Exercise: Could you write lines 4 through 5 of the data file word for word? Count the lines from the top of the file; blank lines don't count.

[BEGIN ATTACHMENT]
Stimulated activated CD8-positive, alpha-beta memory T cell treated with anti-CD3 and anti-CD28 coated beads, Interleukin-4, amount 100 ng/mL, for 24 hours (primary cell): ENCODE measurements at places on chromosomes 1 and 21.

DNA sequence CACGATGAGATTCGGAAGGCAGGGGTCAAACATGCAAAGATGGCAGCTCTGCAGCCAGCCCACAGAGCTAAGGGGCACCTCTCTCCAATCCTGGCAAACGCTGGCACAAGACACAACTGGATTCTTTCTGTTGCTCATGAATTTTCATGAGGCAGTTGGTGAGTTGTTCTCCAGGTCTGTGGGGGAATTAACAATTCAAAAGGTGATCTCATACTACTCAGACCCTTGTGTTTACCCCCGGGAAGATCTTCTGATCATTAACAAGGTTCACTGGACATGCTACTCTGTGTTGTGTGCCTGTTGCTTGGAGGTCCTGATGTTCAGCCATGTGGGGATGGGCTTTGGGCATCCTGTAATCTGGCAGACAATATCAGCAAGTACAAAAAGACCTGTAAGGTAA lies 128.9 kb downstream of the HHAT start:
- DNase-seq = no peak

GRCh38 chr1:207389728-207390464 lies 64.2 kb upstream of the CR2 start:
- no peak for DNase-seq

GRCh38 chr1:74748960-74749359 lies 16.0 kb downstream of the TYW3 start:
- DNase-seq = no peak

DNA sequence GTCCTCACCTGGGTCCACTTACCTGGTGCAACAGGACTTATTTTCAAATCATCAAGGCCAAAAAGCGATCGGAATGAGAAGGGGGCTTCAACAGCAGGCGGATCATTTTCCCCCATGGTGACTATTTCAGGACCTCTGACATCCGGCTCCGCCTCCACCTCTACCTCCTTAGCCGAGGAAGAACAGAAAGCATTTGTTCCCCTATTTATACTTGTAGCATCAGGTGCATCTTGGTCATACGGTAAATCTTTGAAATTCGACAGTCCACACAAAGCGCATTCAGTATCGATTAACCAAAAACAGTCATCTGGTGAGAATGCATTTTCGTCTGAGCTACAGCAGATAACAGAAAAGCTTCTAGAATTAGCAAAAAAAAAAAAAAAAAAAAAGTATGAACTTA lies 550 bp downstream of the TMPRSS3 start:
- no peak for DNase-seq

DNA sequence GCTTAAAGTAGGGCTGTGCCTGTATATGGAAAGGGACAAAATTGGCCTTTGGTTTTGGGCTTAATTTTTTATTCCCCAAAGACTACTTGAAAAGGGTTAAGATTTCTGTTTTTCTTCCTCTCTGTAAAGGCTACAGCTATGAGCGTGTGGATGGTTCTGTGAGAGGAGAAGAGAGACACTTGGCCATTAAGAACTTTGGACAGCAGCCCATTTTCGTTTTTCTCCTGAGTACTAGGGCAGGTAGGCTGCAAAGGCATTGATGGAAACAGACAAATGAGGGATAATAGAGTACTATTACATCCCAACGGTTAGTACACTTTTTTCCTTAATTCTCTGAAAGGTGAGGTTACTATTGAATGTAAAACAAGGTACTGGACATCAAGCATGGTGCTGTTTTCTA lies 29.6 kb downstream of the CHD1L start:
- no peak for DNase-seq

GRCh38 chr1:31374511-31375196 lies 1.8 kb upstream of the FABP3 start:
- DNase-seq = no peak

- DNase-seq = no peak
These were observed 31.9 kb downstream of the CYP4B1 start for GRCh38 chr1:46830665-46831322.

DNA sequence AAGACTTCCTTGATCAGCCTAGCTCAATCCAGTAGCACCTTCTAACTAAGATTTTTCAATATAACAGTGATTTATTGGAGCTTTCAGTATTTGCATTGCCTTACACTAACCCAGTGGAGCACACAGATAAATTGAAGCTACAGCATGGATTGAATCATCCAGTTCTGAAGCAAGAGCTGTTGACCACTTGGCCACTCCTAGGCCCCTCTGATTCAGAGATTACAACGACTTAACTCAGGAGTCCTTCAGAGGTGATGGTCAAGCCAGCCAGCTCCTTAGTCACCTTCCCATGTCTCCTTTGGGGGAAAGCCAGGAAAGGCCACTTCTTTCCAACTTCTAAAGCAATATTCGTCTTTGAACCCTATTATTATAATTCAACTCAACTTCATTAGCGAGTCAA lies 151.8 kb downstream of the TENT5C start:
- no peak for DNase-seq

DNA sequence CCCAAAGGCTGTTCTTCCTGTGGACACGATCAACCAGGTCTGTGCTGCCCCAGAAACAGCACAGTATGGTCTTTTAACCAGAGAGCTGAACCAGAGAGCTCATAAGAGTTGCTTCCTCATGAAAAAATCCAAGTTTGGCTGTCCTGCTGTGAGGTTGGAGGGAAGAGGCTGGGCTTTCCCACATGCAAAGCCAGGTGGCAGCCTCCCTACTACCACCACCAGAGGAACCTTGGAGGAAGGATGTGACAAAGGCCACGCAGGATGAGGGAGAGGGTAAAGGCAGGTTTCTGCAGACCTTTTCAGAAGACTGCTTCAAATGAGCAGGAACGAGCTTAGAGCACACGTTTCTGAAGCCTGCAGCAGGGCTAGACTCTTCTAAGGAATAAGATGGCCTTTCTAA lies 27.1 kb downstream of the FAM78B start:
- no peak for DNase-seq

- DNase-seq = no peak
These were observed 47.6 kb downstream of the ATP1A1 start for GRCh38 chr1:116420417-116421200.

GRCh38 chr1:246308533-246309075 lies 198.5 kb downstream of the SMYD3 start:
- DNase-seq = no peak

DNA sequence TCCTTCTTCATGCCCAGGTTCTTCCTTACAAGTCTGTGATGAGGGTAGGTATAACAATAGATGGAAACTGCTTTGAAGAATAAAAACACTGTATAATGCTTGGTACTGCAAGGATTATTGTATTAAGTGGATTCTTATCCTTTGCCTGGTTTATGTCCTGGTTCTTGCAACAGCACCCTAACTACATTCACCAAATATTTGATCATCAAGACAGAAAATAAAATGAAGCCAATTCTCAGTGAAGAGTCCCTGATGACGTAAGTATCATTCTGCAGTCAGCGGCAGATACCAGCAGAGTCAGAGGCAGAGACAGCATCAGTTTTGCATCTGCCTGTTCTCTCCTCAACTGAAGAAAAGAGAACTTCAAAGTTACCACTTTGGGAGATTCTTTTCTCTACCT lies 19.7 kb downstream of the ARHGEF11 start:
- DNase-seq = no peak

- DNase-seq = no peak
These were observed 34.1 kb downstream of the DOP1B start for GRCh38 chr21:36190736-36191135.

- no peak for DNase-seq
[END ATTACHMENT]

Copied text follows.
GRCh38 chr1:207389728-207390464 lies 64.2 kb upstream of the CR2 start:
- no peak for DNase-seq